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What is Overreaching in Volleyball?
In volleyball, the attacker is not allowed to reach over to the other side of the court over the net.
When volleyball began the concept of an intersection of the space over the net was unimagined.
Mintonette, as volleyball was originally named, embraced the idea of two people (teams) playing in opposite ends of the court. However, Alfred Halstead later renamed it to volleyball because the objective of the game was to volley the ball back and forth over a net.
When volleyball was officially designed as a net sport the idea of the “volley” inherited from tennis became the ultimate play and soon blocking a potential smash on the net required an understanding of the intersectionality of space on the top of the net.
But, volleyball also inherited another important concept, but this one from basketball: The team with possession of the ball must be allowed to play. Therefore, the team attacking should be able to play, but when they execute an attack and also overreach created a double advantage against the defending team. Since then, the balance between offense (attacking) and the defense (digging) became “overpower”.
Overreaching is the act of a player penetrating the vertical plane of the net at the opponent's court space. Overreaching is not legal for attackers. However, for defensive actions blocking is allow the overreach.
Throughout the technical evolution of volleyball, the technical committee and the technical development have reported the importance to balance offense and defense, so teams can keep the ball flying and provide a television-level spectacle. Thus, the defensive systems (blocking, digging, and coverage) have improved tremendously over time.
In the mid 70’s the Russian Federation and the Men’s team from Poland improved their blocking systems so well that they were called the “Soviet Block” or the “Iron Wall” but in 1992, the Brazilian team implemented the “Latin Multi-Offense” in which all players were always attacking from all positions in all rotations.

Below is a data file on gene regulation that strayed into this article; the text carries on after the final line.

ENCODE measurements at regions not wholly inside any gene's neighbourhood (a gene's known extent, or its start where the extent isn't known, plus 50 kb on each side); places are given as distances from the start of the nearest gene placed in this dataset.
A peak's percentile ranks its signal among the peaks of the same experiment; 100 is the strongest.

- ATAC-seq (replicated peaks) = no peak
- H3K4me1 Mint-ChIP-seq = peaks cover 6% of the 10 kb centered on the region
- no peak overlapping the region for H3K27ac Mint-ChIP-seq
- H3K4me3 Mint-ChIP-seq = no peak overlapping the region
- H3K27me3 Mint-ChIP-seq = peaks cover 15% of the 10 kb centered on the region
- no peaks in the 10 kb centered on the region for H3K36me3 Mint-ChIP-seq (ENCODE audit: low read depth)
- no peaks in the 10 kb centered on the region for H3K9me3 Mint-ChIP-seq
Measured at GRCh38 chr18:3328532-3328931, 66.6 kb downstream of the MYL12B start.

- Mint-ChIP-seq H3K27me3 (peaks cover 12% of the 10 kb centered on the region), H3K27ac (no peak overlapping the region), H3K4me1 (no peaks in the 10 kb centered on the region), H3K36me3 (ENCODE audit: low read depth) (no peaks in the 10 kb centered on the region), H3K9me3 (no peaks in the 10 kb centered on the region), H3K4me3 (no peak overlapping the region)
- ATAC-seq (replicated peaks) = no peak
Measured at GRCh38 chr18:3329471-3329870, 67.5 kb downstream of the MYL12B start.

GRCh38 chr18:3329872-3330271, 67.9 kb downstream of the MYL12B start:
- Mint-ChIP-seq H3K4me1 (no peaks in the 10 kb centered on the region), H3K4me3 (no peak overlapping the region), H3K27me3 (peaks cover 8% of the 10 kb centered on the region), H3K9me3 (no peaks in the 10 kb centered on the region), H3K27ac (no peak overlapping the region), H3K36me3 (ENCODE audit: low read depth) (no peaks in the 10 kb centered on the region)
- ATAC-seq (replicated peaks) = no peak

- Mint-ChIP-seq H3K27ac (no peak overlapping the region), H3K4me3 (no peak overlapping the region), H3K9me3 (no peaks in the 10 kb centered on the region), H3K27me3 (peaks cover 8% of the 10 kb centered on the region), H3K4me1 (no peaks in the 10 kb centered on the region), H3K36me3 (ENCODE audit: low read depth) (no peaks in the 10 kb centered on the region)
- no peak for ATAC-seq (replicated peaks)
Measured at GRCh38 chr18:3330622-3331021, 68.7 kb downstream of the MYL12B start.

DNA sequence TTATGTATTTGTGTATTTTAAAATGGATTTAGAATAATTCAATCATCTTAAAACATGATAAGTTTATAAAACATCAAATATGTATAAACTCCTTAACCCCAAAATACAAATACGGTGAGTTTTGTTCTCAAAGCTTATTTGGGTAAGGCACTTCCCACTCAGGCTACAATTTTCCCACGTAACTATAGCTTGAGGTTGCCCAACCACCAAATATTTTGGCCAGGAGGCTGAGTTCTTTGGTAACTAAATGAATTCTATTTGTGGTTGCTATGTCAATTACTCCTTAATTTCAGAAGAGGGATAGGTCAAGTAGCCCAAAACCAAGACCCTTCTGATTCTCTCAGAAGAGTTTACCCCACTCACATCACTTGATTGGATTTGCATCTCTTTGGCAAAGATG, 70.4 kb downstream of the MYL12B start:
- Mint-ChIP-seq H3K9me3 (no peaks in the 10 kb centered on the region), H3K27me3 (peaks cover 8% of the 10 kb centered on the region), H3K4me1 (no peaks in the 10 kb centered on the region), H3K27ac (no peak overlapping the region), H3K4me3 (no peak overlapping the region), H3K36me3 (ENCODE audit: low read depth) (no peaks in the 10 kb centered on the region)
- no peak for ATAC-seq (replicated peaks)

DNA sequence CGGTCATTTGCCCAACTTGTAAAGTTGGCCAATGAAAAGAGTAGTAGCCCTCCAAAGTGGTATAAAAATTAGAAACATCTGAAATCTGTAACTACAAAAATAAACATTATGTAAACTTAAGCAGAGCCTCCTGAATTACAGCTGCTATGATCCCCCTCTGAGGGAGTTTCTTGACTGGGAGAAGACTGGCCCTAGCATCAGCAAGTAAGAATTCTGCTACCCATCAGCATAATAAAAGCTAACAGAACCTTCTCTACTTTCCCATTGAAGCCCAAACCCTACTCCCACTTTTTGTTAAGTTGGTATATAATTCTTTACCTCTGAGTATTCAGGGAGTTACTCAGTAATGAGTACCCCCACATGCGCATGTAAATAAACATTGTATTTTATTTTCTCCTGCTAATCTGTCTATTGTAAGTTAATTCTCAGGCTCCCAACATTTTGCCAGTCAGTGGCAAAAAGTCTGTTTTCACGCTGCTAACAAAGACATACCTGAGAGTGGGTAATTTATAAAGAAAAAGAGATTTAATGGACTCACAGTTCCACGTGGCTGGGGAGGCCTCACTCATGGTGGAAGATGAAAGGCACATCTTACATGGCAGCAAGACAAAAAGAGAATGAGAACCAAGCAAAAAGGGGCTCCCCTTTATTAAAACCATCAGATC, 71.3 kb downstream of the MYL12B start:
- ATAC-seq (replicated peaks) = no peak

Check the SportsEdTV volleyball library to learn more about blocking.
While every team in the world was expecting perfect passes to use the quick attack or the high-speed plays, the Brazilian team under the leadership of Prof. Jose Roberto Guimaraes brought three middle players on the court, transformed the 1m box pass into a 3m zone for “perfect pass” and incorporated that all players would attack a fast-paced offense from all positions creating a paradigm change.
Since then, outnumbered, the defense system, once again, was at a disadvantage.
Back in the '70s and '80s, the most powerful attack belonged to the Cubans. The vertical jump of the Cubans was exceptional. All players from Cuban jumped an average of 1, 15 m which allowed them to reach the mark of 3, 50 m, which was almost one meter over the net height. Therefore, it was evident that the accelerated spike approach would give a huge advantage for attackers. For instance, Terrel Bramwell, who is on 1,88 m can reach 3,70 m when utilizing the exceptional full spike approach.
So, this is the reason why, the new volleyball rules of 1998 (Da Matta & Turners, 1999) privileged the defensive systems in an attempt to bring balance to the galaxy of plays. So, attackers could not overreach, but blockers could. Moreover, defensive players could go to the opposite side of the playing area, recover a ball and continue play (as long as he or she would not contact any players of the other team).
The eternal "galactic netwar"…super attacks versus monster blocks.
Volleyball is a complex sport. Many rule changes have attempted to increase the balance between offense versus defense, but so far, not allowing the attackers to overreach is the only way to restrain the greedy action of attackers against the defenders (the underdogs).
Check the SportsEdTV volleyball library to learn more about spiking.
The attackers, who can reach a “galactic” mark of 3, 70 meters and beyond, are in a huge advantage because they can beat inertia through a dynamic spike approach. The defenders (blockers) who can reach in average quite less, e.g. the 3,45 m blocking reach and the back row defenders, like the liberos, who can defend attack “at the speed of light” close to 125 miles per hour.
Please understand that all of these numbers represent “galactic” measures in comparison to the understanding of the sport for the “normal” people.
In sum, it is surprising that hitters and blockers do not touch each other in the air, but the netwar beating gravity does elicit the possibility of “a collision of galaxies”!